A “fake news” ban in California, a proposed law that would make it illegal to share a “false” story, has run into headwinds.
A.B. 1104 was scheduled to be heard in a legislative committee this week, but at the last minute it was pulled from the agenda.
Word of the change in plans came from the Electronic Frontier Foundation, which said, “Memo to California Assemblyman Ed Chau: you can’t fight fake news with a bad law.”
The organization said the proposal is “a censorship bill so obviously unconstitutional, we had to double check that it was real.”
The actual document reads: “18320.5. It is unlawful for a person to knowingly and willingly make, publish or circulate on an Internet Web site, or cause to be made, published, or circulated in any writing posted on an Internet Web site, a false or deceptive statement designed to influence the vote on either of the following:
“(a) Any issue submitted to voters at an election.
“(b) Any candidate for election to public office.”
Explained EFF, “In other words, it would be illegal to be wrong on the Internet if it could impact an election. The bill is unconstitutional under U.S. Supreme Court case law (see our opposition letter for more information on that), and likely to draw immediate and costly lawsuits if it is signed into law.”
But the organization explained that “no law and certainly not A.B. 1104,” will solve the problem of “fake news” that “many believe plagued the 2016 election.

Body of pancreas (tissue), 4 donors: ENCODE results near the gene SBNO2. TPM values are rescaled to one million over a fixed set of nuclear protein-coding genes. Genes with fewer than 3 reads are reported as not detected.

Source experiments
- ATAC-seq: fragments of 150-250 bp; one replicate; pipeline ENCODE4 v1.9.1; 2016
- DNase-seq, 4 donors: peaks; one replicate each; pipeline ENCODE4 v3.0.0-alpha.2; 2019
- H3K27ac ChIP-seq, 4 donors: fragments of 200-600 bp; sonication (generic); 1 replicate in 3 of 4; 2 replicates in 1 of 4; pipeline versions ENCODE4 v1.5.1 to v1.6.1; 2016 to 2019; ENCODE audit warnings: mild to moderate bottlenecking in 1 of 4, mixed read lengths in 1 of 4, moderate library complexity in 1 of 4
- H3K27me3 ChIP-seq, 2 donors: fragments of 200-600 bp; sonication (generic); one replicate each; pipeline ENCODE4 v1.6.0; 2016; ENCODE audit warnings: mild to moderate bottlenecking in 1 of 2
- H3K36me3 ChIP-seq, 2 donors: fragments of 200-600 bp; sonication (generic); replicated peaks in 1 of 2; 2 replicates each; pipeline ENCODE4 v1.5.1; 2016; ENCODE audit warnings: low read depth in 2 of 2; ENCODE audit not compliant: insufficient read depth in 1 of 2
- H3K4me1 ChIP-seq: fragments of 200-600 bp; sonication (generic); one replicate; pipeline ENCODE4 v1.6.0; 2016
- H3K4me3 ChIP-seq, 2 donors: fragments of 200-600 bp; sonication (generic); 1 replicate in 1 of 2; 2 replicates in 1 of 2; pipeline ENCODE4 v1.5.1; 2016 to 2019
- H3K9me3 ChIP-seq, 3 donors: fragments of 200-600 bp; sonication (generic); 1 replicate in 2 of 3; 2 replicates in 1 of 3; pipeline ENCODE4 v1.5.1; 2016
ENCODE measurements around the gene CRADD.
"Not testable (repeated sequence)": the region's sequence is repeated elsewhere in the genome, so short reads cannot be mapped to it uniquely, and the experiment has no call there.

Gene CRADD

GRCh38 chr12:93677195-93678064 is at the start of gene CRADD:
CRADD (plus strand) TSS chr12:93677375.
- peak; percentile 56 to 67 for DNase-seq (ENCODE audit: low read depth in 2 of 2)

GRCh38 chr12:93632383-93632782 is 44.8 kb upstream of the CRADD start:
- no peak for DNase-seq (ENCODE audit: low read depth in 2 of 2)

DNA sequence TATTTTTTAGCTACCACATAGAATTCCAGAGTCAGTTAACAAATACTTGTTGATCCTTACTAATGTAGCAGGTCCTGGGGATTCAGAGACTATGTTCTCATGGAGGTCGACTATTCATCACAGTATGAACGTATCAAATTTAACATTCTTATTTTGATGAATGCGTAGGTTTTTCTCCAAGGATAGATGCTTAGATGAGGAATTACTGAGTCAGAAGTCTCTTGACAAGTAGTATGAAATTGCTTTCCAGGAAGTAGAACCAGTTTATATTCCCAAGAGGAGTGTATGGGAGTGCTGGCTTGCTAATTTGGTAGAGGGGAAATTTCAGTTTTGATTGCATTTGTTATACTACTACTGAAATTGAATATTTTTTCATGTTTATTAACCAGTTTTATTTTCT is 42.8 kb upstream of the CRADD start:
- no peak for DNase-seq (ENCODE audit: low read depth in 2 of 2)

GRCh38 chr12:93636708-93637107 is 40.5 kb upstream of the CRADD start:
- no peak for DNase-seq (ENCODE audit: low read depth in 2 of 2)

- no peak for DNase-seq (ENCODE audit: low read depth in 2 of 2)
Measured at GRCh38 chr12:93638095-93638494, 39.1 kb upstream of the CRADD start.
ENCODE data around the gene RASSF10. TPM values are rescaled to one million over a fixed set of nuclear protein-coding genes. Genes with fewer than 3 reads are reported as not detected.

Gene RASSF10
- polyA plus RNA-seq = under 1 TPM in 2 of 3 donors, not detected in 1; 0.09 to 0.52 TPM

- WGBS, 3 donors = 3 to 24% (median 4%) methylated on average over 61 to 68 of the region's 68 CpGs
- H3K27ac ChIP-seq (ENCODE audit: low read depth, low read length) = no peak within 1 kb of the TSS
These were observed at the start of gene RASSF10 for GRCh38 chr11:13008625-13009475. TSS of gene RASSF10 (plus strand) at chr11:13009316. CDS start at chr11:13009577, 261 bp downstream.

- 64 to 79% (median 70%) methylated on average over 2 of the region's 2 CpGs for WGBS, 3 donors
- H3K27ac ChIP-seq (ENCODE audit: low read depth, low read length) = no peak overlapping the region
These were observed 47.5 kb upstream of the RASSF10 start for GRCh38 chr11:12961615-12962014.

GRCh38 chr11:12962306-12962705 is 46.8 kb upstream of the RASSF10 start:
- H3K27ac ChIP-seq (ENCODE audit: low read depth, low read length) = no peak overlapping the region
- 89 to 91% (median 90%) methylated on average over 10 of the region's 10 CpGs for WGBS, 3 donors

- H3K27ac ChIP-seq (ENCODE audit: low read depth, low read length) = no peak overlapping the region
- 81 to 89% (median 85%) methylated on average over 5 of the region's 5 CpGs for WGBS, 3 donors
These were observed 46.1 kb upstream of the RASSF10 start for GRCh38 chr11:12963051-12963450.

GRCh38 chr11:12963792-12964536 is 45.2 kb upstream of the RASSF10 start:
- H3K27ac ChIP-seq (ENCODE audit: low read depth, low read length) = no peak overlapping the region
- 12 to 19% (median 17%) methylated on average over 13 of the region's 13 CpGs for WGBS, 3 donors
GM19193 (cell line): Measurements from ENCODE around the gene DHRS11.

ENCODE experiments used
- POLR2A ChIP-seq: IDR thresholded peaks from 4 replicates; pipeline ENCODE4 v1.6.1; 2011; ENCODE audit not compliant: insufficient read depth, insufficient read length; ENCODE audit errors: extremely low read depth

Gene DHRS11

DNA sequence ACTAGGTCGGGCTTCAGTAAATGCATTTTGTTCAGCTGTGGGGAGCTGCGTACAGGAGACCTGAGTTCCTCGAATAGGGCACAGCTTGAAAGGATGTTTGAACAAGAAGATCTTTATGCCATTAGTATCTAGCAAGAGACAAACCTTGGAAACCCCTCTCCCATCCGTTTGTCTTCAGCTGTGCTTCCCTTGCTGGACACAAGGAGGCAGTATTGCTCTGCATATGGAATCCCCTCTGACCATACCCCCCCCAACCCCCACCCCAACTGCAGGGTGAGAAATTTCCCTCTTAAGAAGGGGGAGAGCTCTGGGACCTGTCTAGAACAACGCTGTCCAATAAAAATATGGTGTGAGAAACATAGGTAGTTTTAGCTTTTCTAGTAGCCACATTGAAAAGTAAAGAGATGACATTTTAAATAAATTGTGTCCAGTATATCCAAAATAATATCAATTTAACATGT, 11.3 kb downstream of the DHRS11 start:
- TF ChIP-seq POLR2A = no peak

“American political speech dating back as far as the John Adams-Thomas Jefferson rivalry has involved unfair smears, half and stretched truths, and even outright lies,” the group said.
The organization issued a warning about the idea: “This bill will fuel a chaotic free-for-all of mudslinging with candidates and others being accused of crimes at the slightest hint of hyperbole, exaggeration, poetic license, or common error. While those accusations may not ultimately hold up, politically motivated prosecutions – or the threat of such – may harm democracy more than if the issue had just been left alone.
“Furthermore, A.B. 1104 makes no exception for satire and parody, leaving The Onion and Saturday Night Live open to accusations of illegal content. Nor does it exempt news organizations who quote deceptive statements made by politicians in their online reporting – even if their reporting is meant to debunk those claims. And what of everyday citizens who are duped by misleading materials: if 1,000 Californians retweet an incorrect statement by a presidential candidate, have they all broken the law?”
A report at HeatStreet said, “The text of the bill implicates anyone who writes, publishes or even shares news stories they know could be false, if those news stories later have an impact on an election.”
The report explained there is one exemption: “The bill does say that you have to ‘knowingly and willfully’ make reference to a set of ‘alternative facts,’ but it doesn’t give details on who would determine a story is ‘fake news’ or, for that matter, what a ‘fake news’ story even is.”
But the danger is large:
“Based on the approach taken in the wake of the 2016 campaign, ‘fake news’ seems to mean a host of different things, from wrong-headed political opinions, to stories that look fishy and are later proven to be false or misleading. Based on this law, it also seems to include any story posted on social media that appears to be politically biased, or comes from any source with an editorial slant,” the report said.